Ginger Wildheart - 'Ghost In The Tanglewood' (PledgeMusic) Print E-mail
CD Reviews
Written by Ben Hughes   
Tuesday, 14 March 2017 04:30

Ginger Wildheart by Paul Harries"Some of the best of me plans have been laid, and some of me best moments used" - 'Geordie In Wonderland' circa 1994.


He may well have used some of his best moments by 1994 but, 23 years later, Ginger Wildheart is still penning songs as good, if not better than when he was in his Twenties, albeit as a solo artist rather than in The Wildhearts.


The man has talked about recording a country/folk album for some time and it finally dropped without any warning recently through PledgeMusic as an instant download. The vinyl was pre-ordered immediately, a whiskey poured and the headphones donned for the latest offering in my favourite songwriter's ever expanding discography, 'Ghost In The Tanglewood'.


The biggest surprise to me is that 'Ghost In The Tanglewood' is not really a country album nor is it a folk is in fact a Ginger Wildheart album, pure and simple. Yes, there are country and folk influences aplenty, but this is certainly not The Pogues or Hank Williams, not to me anyway. If you are familiar with his back catalogue, then the easiest way I could describe this album would be 'Valor Del Corazon' meets 'Market Harbour' with Howling Willie minus the filth (is this the first Ginger related release with no swear words I wonder?)


But more than the music and melodies, this album is about the lyrics, more than anything he has ever released this is Ginger at his most open and most fragile. Stripped back and bare, without the distortion or anger to hide behind, this is an album that will reach inside your soul and resonate with anyone who has suffered from mental health problems, loss or just missing loved ones. And if you are sat there reading this thinking what a depressing album this sounds, you could not be further from the truth. I don't know if it's the acoustics or the sparse instrumentation but somehow Ginger Wildheart has managed to make these themes sound so damn...nice.


'Daylight Hotel' gets things going in the most upbeat of ways, like a ray of sunshine after the storm, bringing a sense of hope in times of desperation. An uplifting tale of going through rehab/getting well/a place of refuge, or maybe a sanctuary within your soul.? You see, I feel you can take a song to mean what you want it to mean, take from it what you will to fit your own situation, that to me is the beauty of great songwriting and maybe why so many relate to the writing of Ginger.  I mean, 'Paying It Forward' with its country-tinged dobro style guitar, is a love letter to his fan base for helping him through the bad times maybe?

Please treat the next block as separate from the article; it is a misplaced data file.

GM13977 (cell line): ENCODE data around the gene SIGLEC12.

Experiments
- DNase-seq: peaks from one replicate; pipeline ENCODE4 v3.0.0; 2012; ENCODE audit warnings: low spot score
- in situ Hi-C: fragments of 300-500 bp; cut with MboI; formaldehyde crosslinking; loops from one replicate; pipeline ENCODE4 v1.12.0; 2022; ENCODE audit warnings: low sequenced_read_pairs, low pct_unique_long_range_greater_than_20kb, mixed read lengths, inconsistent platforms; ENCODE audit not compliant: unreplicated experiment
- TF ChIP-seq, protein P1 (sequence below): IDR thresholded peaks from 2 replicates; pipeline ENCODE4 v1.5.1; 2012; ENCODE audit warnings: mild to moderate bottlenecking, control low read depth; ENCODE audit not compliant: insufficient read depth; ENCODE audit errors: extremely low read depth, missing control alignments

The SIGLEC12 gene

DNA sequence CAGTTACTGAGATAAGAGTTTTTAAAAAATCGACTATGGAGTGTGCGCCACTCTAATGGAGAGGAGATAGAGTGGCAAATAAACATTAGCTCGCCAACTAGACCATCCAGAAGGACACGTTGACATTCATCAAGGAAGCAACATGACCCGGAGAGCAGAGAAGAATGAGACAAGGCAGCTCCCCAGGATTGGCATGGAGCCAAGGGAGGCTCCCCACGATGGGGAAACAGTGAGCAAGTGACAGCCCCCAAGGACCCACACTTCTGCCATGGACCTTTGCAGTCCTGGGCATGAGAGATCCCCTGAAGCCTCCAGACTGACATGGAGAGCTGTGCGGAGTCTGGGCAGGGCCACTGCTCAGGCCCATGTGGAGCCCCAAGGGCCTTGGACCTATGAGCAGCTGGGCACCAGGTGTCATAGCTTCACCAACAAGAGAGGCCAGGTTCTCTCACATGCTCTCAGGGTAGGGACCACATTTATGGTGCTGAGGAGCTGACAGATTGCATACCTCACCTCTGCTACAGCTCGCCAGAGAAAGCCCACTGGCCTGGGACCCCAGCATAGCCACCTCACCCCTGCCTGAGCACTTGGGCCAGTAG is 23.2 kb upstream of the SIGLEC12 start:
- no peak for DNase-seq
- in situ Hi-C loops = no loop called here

Mournful slide guitar and lonesome fiddle cannot take away from the upbeat power pop melodies that burst from the likes of 'The Words Are Gonna Have To Wait' or the folky anthem that is 'Golden Tears'. These come on like a Geordie version of a traditional arrangement with hints of The Levellers and The Pogues. Even the dark subject matter of 'The Reaper' is delivered with such energy and gusto that it is easy to shrug off the inevitability of it all. Surprisingly short and surprisingly upbeat, it just leaves you thinking "Fuck it, what will be will be, let's enjoy the now".


Taking things right down, the haunting 'Phantom Memories' is as close to a dark Northern folk tale as you could probably get, exorcising ones own personal demons with the unmistakable Geordie accent ever present. If you want a song to tug at your heartstrings? 'Minus You' will certainly do the trick. His heart on his sleeve, a love letter to his child from a man who chose the life he leads and has to deal with the consequences and if the lyrical content and the feel of this song don't make you well up inside then album closer 'Don't Say Goodbye' will surely tip you over the edge.


A cover of Steve Earle's My Old Friend The Blues' is simply stunning, what a countrified ballad, much in the style of 'Sky Chaser High', it just fits the album perfectly and is the one song that is constantly spinning around in my head after a week of playing this album...sublime.


'Ghost In The Tanglewood' is a deeply personal and honest album that will resonate with many, and while I have never suffered from depression or mental health issues, I have, like many others suffered loss in recent months.  As Ginger continues to battle his own demons, he has produced an album to comfort those who also battle theirs. For me, his lyrics have always been personal and easy to relate to, but this, this is on another level. His most personal and heartfelt album to date and given time to sink in, one that could/should go down in history as a classic.


With lyrical themes of mental health, loss and missing loved ones it seems quite fitting that 10 per cent of all profits go to Samaritans. To be completely honest, if you haven't shed a tear or two by the end of this album then you have no maybe it is a country album after all.


‘Ghost In The Tanglewood’ is available now via PledgeMusic. It will receive a general release on 31 July.


Photo of Ginger Wildheart © Paul Harries.


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